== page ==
If so, we are engaged in His service; and that consideration forbids us to permit our ardour or exertions to be relaxed or discouraged by attempts to depreciate our motives, to impede or discredit our proceedings, or to diminish our temporal resources. The Scriptures represent Christians as being engaged in a spiritual warfare, and, therefore, both in their associated and individual capacities, they are to expect and prepare for opposition. On the various inducements which prompt this opposition, much might be said; though very little, if any thing, that would be new. The present occasion admits only of general and brief remarks, and not of particular and protracted disquisitions.
Whatever may be the characters, the prejudices, the views, or the arts of our opponents, we have only to be faithful to our Great Leader. They who march under the banners of Emmanuel have God with them; and consequently have nothing to fear.
At the Annual Meeting, May 13, 1824.
We have the satisfaction of again observing, that by the blessing of Providence on the zeal of our fellow-citizens, and on the fidelity, diligence, and prudence with which our affairs are conducted, they continue in a state of progressive improvement. The pleasure we derive from it is not a little increased by the consideration that we are transmitting essential benefits to multitudes in various regions, and that the value and important consequences of these benefits extend and will endure beyond the limits of time. By so doing, we render obedience to the commandment by which He who “made of one blood all nations of men,” and established a fraternal relation between the individuals of the human race, hath made it their duty to love and be kind to one another.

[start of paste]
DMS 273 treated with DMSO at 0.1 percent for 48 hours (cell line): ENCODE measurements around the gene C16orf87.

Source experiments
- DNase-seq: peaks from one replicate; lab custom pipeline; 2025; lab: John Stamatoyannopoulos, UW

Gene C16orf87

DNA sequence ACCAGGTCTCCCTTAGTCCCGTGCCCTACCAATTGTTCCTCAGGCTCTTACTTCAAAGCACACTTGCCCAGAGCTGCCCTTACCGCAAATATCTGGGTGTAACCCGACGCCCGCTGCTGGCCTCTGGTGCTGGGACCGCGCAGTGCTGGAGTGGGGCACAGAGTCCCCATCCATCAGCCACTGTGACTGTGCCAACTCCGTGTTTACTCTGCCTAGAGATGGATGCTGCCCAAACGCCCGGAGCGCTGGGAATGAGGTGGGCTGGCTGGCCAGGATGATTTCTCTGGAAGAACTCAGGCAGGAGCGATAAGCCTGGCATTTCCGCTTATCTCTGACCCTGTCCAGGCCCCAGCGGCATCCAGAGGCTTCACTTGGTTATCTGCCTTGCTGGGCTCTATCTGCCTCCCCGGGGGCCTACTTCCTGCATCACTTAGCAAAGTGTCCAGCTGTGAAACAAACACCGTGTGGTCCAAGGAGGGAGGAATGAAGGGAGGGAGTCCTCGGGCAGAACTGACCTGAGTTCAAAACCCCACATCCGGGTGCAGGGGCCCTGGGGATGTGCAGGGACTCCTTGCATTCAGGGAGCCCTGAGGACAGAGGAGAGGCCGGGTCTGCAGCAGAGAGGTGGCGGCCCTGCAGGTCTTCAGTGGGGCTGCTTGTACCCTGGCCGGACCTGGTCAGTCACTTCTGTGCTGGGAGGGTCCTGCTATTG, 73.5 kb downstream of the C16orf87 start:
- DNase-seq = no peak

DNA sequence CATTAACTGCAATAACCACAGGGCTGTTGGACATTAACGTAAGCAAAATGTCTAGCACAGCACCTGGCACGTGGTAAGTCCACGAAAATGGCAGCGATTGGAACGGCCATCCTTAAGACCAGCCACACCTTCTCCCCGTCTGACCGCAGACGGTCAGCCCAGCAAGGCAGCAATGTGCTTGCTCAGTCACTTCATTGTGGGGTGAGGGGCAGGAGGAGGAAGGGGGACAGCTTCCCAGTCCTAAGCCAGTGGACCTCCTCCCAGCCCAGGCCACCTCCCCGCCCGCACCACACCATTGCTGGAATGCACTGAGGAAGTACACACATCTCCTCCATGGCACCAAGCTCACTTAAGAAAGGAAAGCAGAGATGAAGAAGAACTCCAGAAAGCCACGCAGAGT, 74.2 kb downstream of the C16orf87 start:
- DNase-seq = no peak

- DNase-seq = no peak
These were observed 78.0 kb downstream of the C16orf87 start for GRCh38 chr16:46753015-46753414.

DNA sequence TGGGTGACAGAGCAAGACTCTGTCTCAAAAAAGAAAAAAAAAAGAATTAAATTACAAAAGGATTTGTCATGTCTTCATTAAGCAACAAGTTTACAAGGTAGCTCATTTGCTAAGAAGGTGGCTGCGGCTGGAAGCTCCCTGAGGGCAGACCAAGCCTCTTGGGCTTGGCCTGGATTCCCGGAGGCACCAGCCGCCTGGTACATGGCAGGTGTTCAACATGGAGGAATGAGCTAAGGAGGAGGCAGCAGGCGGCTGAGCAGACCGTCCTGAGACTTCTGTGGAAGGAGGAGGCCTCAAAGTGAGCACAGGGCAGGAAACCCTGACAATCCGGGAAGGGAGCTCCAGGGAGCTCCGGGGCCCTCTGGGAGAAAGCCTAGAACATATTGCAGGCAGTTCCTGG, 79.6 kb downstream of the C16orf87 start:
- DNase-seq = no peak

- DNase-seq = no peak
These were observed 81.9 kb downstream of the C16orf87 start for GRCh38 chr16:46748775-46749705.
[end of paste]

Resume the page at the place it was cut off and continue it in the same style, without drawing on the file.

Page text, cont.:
We know that a great proportion of mankind are ignorant of the revealed will of God, and that they have strong claims to the sympathy and compassion which we, who are favoured with it, feel and are manifesting for them. To the most sagacious among the heathen it must appear wonderful and inexplicable that such a vicious, suffering being as man should have proceeded in such a condition from the hands of his Creator. Having obscure and confused ideas of a future state, and unable to ascertain how far justice may yield to mercy or mercy to justice, they live and die (as our heathen ancestors did) involved in darkness and perplexities.